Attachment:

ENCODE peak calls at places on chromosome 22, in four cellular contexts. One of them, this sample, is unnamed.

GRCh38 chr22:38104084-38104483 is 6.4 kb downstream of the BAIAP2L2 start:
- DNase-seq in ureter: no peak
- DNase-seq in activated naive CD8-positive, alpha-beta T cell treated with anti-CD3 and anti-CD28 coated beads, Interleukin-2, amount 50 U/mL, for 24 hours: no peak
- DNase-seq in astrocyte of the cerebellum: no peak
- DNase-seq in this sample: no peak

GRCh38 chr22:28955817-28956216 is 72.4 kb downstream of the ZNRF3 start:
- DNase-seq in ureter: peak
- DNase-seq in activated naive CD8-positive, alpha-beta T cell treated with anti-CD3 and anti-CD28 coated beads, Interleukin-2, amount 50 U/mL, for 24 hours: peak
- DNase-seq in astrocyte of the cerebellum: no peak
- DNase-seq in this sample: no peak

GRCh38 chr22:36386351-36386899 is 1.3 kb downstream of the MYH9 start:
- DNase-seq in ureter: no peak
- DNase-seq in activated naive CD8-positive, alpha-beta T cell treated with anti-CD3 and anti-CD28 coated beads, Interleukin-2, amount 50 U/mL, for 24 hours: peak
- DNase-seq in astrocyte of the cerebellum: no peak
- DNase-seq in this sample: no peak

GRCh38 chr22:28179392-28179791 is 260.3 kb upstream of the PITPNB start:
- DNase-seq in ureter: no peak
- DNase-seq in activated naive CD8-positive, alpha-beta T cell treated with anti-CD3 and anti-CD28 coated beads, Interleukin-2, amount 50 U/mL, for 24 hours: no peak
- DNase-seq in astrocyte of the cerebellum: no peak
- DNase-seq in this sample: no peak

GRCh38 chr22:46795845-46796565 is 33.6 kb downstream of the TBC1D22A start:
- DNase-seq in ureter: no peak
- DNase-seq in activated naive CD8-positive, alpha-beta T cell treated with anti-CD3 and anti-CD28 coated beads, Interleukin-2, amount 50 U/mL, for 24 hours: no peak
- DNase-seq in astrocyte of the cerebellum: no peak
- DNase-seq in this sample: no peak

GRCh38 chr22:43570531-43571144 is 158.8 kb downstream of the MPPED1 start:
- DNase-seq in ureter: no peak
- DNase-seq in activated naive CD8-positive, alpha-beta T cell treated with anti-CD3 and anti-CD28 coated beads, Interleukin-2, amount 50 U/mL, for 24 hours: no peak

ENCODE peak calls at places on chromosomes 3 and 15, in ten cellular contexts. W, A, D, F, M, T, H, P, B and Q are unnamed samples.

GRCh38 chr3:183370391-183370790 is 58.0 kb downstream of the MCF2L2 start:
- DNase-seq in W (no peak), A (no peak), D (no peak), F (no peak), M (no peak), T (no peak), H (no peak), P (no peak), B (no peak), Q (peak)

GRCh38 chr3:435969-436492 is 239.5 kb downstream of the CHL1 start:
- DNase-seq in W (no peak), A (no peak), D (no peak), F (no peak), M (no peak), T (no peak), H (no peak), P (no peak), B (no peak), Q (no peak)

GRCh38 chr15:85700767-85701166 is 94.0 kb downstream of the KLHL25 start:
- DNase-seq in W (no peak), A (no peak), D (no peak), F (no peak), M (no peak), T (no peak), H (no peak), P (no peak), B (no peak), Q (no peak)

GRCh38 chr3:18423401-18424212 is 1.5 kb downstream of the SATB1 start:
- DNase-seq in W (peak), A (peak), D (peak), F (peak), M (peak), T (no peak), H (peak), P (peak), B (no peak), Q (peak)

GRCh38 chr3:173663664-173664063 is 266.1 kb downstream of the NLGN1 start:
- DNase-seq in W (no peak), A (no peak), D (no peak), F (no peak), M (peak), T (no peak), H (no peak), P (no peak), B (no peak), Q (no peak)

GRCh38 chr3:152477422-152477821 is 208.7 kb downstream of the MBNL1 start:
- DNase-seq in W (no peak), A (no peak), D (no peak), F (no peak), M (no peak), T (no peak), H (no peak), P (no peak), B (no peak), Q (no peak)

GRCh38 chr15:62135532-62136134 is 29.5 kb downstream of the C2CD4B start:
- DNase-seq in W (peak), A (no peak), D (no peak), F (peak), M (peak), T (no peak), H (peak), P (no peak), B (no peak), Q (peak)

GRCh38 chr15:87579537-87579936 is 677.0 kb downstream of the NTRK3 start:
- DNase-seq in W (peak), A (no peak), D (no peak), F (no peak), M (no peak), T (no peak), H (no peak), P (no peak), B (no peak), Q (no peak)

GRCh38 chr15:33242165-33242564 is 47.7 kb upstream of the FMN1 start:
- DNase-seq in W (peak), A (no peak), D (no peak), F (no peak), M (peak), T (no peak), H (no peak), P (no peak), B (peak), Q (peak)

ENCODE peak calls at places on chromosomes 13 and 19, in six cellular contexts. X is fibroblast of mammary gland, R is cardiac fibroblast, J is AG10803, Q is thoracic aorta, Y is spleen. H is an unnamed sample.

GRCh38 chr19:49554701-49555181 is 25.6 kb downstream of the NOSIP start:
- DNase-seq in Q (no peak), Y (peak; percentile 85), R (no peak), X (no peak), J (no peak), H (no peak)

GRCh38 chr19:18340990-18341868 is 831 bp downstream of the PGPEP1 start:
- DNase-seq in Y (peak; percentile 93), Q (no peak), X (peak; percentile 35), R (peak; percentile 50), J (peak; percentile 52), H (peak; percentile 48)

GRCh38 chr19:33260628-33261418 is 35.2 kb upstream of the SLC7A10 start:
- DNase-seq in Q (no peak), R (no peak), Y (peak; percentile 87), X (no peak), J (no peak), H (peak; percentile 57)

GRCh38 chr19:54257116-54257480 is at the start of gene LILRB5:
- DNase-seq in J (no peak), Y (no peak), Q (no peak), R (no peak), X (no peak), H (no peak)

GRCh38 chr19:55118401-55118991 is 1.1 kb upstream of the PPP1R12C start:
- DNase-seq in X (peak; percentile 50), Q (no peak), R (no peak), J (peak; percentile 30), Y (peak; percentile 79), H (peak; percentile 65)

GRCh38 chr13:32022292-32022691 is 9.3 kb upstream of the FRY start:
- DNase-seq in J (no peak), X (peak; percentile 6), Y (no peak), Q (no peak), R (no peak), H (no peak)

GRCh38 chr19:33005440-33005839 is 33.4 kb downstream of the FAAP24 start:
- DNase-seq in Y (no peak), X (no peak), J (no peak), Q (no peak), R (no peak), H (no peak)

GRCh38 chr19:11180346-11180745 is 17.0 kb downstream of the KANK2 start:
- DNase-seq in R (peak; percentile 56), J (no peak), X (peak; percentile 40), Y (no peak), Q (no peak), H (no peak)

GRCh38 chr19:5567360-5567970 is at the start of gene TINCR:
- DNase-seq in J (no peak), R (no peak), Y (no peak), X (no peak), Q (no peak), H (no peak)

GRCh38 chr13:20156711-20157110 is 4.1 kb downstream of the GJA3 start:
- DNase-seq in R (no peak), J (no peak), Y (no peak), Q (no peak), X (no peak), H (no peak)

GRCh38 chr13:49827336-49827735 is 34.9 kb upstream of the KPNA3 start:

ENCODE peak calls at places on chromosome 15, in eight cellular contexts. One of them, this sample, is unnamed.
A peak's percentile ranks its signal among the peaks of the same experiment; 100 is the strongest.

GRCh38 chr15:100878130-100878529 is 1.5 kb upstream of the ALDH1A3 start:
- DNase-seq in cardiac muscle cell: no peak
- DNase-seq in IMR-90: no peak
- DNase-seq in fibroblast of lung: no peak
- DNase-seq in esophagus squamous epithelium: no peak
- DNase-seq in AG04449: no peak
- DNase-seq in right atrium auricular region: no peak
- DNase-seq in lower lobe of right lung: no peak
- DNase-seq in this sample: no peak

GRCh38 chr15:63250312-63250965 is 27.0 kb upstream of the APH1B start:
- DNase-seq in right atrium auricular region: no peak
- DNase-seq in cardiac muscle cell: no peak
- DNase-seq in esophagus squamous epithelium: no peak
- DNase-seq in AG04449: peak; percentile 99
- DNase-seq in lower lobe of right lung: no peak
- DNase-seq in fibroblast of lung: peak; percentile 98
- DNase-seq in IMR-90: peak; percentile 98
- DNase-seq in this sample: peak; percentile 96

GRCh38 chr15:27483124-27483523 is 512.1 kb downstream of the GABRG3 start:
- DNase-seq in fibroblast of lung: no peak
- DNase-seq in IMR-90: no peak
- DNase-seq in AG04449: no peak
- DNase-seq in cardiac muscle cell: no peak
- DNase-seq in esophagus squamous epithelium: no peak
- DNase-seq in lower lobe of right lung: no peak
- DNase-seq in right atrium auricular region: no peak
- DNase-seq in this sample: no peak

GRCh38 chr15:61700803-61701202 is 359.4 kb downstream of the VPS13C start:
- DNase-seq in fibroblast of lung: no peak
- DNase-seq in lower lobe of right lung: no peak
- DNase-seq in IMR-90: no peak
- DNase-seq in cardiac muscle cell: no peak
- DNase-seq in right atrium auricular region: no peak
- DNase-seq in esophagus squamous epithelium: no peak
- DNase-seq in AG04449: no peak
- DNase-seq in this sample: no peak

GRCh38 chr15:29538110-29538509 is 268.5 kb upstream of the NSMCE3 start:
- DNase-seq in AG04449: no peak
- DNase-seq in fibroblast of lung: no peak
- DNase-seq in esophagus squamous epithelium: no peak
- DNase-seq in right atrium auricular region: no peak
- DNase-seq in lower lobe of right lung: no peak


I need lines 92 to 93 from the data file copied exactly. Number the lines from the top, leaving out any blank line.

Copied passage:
- DNase-seq in fibroblast of lung: no peak
- DNase-seq in IMR-90: no peak